One of the big problems that linguistics, sociolinguistics, and linguistic anthropology share is an over privileging of speech and a consequent neglect of writing. The study of writing has long been informally allocated to the field of literature. However, computer-mediated communication (CMC) provides the opportunity to examine the sociality of writing with fresh eyes. Thinking about English, Japanese, and Arabic together—and environments in which they mix—offers an entirely new way to think about writing, language, and communication. It doesn’t have to be these three languages, but these three are particularly good candidates. English is a global lingua franca at a level never previously seen; it continues to dominate in tech spheres. Although Japanese and Arabic are very different from each other and English, both languages are marked by intriguing complexities. In particular, the writing systems and registers of Japanese and the multiglossic spectrum of Arabic. I’m fascinated by the fact that telegrams were mainly written in katakana. Early CMC in Japanese was also in katakana—and then at some point it shifted to what we know today. Why? How did that shift happen and who was involved? I don’t know, but I’d love to!
Separate from the elements that thrill the linguistic nerd in me, the trio of languages have very different histories with Twitter. English has always been the most common language used on Twitter (not surprising given that it’s from a US company). However, use in Japan/Japanese has been high basically since Twitter was introduced, with Japanese the second most common language on Twitter. But because of its intertwined writing systems, Japanese has incredible density variance. That is, you could write a tweet that packs far, far more words into 140 characters than in English. Or you could write one that’s pretty similar. But you have the option. So tweets in Japanese have a very different spectrum of possibilities. Arabic, of course, broke Twitter’s top ten languages in 2011 after a year of incredible growth in conjunction with the Arab Spring. It has its own interesting history with CMC, in part because neither ligatures nor right-to-left orientation was supported for a long time. As a result, there’s a special form of Arabic that originated in CMC, called Arabizi, that uses roman characters and breaks all sorts of rules. In terms of languages, it’s a disruptive technology. :)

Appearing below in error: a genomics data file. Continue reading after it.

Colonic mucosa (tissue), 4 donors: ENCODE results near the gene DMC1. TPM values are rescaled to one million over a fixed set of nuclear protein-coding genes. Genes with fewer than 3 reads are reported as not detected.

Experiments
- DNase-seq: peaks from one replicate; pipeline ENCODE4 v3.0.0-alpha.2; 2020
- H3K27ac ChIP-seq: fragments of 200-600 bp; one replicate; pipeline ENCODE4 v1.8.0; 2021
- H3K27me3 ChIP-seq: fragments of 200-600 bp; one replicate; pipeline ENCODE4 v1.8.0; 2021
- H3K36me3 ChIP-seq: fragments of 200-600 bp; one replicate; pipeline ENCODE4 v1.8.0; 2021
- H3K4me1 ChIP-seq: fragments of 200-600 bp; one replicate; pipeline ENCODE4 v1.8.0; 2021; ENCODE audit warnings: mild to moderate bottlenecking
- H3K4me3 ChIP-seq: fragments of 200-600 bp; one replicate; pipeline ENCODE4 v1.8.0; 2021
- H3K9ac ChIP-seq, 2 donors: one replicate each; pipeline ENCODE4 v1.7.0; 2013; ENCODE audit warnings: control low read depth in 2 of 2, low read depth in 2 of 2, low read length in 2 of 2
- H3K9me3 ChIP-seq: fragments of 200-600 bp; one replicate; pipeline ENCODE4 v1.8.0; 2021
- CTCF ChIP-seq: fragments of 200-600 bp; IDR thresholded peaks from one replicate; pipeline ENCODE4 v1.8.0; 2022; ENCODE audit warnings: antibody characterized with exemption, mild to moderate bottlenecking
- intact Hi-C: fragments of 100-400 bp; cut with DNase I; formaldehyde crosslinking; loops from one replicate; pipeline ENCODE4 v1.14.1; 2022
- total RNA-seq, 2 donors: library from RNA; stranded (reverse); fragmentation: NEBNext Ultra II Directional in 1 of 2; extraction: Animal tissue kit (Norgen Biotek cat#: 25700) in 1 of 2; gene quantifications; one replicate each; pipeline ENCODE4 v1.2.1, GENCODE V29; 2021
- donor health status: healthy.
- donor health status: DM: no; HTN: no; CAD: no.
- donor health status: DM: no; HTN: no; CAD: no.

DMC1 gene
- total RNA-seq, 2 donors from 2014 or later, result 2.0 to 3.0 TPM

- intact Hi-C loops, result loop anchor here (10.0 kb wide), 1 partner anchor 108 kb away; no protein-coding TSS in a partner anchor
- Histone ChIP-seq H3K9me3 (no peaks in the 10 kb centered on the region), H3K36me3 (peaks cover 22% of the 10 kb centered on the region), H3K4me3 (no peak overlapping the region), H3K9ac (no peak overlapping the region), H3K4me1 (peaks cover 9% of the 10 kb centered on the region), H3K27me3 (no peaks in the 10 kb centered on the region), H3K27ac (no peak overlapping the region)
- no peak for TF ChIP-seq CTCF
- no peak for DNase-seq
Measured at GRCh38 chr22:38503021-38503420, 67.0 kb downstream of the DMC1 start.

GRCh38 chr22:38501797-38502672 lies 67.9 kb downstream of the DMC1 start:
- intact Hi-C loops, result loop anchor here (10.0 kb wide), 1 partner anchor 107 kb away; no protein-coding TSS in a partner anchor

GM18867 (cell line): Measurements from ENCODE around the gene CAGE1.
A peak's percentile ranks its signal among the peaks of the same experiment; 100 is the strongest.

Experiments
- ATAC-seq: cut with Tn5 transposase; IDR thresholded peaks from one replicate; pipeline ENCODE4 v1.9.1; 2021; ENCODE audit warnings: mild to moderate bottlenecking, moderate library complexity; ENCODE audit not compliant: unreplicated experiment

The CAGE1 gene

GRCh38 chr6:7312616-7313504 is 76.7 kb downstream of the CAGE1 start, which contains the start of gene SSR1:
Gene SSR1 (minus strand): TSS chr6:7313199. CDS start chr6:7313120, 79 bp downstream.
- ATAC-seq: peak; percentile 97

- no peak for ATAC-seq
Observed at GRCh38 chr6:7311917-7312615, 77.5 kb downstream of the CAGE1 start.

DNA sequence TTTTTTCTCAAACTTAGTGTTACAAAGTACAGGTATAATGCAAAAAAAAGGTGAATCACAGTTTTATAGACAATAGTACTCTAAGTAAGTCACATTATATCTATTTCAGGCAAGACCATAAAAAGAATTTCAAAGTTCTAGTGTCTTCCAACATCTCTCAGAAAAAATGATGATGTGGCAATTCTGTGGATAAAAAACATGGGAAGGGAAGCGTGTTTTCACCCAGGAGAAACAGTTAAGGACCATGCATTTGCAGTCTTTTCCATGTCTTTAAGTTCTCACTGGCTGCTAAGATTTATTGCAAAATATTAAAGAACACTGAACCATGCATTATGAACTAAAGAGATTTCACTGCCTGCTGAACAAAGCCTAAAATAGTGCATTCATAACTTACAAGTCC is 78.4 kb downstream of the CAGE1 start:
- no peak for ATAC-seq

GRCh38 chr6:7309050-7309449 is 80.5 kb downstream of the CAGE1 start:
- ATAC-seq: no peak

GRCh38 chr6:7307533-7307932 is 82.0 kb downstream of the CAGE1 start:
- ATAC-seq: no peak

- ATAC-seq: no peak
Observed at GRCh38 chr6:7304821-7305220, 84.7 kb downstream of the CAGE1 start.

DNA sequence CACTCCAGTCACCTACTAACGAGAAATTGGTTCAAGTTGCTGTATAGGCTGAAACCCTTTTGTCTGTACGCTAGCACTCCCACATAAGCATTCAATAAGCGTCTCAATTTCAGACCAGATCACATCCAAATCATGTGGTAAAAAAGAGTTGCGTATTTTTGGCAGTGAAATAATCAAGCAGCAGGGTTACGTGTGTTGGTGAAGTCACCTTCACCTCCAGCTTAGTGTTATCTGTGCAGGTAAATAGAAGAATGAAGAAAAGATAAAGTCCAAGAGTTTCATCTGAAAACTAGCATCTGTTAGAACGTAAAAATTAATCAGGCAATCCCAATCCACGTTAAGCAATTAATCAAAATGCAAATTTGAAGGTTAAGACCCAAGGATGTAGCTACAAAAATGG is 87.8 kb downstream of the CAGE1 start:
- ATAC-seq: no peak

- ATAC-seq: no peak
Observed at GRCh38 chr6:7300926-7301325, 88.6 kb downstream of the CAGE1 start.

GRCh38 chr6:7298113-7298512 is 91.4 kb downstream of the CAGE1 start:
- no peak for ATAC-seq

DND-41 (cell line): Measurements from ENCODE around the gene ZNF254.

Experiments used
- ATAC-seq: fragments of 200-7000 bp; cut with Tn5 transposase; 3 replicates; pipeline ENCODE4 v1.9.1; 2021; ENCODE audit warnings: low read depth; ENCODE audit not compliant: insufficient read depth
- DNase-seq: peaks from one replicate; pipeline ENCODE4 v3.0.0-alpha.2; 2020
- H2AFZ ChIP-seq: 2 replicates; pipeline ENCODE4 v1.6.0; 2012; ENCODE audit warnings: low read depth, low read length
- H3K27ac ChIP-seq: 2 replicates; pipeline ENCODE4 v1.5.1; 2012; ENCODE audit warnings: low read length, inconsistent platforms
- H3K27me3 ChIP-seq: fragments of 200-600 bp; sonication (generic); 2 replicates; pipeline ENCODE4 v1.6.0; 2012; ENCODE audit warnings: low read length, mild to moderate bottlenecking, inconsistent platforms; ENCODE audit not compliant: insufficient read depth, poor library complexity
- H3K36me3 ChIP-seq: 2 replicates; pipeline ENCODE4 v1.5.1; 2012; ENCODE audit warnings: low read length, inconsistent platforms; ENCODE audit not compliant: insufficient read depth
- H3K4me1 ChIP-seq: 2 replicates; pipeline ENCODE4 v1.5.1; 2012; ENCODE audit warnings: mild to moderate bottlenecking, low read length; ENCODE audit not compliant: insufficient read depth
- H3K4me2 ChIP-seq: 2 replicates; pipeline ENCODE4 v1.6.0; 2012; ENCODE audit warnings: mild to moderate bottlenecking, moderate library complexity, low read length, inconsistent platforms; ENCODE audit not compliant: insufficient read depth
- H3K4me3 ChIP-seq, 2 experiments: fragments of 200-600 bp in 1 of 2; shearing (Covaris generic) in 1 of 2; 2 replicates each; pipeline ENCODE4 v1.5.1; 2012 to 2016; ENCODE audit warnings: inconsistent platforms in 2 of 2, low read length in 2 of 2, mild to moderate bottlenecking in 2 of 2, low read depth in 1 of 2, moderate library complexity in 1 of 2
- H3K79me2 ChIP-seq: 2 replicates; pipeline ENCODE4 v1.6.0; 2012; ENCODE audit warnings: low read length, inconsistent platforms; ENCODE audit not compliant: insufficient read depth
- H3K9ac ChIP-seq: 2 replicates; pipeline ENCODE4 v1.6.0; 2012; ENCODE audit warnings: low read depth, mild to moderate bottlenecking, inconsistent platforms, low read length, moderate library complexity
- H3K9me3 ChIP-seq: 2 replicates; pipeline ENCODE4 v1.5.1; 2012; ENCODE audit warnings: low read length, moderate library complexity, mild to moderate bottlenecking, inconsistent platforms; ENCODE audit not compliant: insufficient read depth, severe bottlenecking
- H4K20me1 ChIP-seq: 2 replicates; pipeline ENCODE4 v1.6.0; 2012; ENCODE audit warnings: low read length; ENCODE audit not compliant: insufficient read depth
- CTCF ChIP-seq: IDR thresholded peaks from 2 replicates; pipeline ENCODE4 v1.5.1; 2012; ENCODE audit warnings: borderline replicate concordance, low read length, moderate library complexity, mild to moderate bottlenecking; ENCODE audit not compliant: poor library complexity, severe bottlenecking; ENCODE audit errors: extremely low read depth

What are your Ph.D. major and profession? Does it relate to your current stay and research in Japan?
AJ: I’m a linguistic and media anthropologist in MIT’s HASTS PhD program. (HASTS = History, Anthropology, and Science, Technology & Society). This fall I’ll be entering my third year in the program. My research this summer is pre-dissertation research—it’s laying the foundation for further work I want to do over the next two years or so.
What is your main research theme? Please tell me more about “what happens when online parody is taken (too) seriously"?
AJ: Parody (and humor) serves as a lens through which the giant questions that interest me can be focused. Parody is a truly fascinating form of communication, because it relies on context. It’s the antithesis of referentiality. In order to understand and “get” parody, people have to recognize not just what is in front of them, but its relationship to something that may be nowhere in sight. Context is critical. This makes parody an excellent test case in a number of different ways. First, who gets particular parodies? (“Get” here both in terms of who can access them as well as in terms of who understands them.) And who doesn’t? Parodies thus allow us to trace the shapes of publics and communities. Because parodies often face censorship—or attempted censorship—legal cases focused around parodies also tend to make manifest media ideologies: lawyers and judges and expert witnesses are forced to interpret parodies, leading to revealing testimony.